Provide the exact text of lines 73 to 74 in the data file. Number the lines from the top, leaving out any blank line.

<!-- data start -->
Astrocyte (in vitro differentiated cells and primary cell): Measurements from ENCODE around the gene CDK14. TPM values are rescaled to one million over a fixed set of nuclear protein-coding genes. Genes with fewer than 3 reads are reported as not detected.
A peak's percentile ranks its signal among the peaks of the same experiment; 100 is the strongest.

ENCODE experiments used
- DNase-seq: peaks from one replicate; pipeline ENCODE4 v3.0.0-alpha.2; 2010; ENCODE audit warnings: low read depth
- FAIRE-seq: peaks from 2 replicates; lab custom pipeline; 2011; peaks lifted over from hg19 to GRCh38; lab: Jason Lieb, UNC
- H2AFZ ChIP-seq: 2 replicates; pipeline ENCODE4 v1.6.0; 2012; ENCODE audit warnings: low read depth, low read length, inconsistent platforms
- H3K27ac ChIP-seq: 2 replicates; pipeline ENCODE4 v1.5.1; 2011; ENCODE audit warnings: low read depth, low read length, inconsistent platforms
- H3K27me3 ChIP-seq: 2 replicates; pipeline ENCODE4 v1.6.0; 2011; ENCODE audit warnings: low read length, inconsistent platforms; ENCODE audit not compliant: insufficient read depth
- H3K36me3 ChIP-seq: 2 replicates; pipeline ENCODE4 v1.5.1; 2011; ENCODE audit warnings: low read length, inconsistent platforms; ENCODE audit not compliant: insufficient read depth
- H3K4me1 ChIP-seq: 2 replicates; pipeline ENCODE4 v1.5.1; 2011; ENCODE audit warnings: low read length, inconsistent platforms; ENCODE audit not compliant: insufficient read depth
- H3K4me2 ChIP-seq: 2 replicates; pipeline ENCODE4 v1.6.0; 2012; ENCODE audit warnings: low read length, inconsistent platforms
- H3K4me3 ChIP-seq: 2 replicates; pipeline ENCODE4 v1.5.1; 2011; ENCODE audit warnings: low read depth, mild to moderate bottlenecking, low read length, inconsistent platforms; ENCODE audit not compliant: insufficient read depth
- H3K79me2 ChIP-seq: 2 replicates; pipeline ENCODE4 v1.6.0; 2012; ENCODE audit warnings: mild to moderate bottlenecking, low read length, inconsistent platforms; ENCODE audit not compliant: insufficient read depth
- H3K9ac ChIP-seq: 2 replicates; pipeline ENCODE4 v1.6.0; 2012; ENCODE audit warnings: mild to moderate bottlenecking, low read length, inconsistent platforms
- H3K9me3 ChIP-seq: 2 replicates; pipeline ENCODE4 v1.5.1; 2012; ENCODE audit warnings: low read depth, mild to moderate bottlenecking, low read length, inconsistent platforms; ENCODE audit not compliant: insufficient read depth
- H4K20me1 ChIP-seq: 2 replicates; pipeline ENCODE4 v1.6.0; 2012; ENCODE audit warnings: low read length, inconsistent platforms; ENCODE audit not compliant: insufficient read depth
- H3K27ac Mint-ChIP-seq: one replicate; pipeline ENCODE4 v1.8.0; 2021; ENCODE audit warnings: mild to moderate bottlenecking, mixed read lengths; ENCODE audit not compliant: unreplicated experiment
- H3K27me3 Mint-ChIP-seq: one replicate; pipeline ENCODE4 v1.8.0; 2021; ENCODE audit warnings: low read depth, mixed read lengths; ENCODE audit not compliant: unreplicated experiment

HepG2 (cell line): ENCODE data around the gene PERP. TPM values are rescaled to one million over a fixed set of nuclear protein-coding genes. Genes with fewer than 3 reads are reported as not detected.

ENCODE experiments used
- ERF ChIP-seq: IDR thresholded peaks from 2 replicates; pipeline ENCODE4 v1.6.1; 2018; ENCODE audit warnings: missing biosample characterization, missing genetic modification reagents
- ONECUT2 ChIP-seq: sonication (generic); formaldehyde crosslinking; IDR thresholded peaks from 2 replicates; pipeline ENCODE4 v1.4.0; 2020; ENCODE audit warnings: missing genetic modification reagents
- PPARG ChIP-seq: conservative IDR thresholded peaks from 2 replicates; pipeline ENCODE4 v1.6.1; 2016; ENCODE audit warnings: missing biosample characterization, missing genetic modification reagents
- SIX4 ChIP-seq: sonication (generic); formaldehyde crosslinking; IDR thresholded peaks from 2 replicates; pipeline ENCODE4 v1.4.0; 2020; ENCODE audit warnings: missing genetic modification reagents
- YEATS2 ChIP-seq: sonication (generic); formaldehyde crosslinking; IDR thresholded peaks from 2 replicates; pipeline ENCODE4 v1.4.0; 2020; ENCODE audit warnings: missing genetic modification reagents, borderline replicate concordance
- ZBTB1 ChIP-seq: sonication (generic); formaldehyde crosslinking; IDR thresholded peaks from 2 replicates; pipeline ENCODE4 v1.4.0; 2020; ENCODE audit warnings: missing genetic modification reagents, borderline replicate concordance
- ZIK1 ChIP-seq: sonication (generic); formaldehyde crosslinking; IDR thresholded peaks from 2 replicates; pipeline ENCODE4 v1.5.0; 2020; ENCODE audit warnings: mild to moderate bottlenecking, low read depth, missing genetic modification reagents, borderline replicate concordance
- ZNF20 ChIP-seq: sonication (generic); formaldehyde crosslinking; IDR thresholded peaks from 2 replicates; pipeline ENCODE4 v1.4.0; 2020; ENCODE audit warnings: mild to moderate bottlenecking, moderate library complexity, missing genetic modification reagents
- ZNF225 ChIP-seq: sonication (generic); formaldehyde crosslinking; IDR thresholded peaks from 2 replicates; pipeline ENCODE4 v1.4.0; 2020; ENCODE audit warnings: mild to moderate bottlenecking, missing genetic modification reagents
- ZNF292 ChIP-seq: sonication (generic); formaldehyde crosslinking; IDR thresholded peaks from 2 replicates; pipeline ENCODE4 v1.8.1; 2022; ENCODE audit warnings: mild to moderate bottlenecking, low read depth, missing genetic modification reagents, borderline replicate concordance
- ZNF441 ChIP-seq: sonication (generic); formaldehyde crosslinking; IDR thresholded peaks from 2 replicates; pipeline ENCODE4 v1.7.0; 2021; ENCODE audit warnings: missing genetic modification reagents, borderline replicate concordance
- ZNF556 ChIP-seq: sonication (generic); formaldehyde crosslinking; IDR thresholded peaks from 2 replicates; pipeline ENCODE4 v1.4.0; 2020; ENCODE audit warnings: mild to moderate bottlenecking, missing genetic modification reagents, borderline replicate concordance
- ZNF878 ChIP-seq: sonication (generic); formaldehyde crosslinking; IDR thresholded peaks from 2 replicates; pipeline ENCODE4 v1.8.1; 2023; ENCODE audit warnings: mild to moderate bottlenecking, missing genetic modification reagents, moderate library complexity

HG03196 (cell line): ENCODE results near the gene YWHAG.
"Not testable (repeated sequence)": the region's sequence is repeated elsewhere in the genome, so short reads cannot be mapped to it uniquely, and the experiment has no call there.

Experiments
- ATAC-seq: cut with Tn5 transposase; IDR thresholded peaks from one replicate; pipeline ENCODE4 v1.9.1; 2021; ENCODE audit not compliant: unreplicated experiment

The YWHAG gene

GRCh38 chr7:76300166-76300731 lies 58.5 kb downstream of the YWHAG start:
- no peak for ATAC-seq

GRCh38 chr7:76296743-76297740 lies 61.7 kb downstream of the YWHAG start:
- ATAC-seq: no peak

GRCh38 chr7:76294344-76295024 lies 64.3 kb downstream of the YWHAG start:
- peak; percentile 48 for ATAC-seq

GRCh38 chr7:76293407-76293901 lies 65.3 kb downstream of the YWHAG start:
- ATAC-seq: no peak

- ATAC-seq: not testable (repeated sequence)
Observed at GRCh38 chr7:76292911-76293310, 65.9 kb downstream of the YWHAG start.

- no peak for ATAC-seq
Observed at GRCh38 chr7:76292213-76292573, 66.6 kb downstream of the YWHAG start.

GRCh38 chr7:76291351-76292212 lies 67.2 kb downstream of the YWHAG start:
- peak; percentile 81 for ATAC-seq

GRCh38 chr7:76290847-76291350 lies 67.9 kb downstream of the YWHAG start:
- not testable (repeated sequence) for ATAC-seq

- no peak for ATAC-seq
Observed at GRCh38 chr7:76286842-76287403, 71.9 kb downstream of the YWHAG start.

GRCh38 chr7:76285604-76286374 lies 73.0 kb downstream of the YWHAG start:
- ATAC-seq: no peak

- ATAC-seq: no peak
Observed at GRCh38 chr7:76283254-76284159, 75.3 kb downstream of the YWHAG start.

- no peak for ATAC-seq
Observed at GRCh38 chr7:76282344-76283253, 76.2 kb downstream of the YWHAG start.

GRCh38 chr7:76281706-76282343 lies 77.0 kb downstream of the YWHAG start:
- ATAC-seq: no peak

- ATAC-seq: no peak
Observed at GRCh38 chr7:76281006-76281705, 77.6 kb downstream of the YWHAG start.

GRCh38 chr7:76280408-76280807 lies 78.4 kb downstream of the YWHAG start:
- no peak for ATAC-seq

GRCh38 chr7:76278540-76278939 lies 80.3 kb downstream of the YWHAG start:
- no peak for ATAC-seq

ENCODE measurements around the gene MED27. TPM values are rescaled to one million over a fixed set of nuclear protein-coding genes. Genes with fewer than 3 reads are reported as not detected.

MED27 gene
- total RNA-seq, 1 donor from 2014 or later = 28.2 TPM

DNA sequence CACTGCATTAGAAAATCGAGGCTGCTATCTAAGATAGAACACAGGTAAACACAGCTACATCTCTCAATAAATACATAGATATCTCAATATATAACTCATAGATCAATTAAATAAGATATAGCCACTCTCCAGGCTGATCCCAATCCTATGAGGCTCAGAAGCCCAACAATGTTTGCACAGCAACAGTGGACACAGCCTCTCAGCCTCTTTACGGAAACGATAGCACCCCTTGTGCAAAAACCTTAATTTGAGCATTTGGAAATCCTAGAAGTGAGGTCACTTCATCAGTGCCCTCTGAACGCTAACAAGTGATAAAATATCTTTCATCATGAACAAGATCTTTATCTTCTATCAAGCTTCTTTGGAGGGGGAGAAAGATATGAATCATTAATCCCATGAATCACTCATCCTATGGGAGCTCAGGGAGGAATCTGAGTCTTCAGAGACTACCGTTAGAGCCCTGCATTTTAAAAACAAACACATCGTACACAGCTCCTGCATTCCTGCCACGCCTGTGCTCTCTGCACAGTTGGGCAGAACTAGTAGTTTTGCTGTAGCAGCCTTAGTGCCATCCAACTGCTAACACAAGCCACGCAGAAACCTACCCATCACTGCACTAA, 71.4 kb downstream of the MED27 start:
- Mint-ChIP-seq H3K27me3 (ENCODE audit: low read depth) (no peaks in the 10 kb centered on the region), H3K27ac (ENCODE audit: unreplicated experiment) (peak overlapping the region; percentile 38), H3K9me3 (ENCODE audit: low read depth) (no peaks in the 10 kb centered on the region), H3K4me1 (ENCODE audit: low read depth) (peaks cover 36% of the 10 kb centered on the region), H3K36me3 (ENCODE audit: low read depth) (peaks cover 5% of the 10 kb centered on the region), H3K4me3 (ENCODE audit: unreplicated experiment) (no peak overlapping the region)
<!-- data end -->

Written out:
- total RNA-seq, 1 donor from 2014 or later = 28.2 TPM

DNA sequence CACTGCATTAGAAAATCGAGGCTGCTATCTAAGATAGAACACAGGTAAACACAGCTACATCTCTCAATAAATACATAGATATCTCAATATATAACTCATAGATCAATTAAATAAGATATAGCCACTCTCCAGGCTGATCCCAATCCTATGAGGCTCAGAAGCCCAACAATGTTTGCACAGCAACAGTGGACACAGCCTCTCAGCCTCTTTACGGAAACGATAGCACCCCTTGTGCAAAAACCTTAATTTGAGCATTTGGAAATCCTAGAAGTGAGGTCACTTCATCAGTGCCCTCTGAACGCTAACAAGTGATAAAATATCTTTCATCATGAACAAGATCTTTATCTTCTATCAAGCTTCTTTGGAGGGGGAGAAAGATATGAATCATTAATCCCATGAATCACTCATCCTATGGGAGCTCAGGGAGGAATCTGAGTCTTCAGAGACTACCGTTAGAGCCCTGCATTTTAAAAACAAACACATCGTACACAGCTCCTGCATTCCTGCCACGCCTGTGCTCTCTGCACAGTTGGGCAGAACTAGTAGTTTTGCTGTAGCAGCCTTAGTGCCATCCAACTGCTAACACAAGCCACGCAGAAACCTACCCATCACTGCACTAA, 71.4 kb downstream of the MED27 start: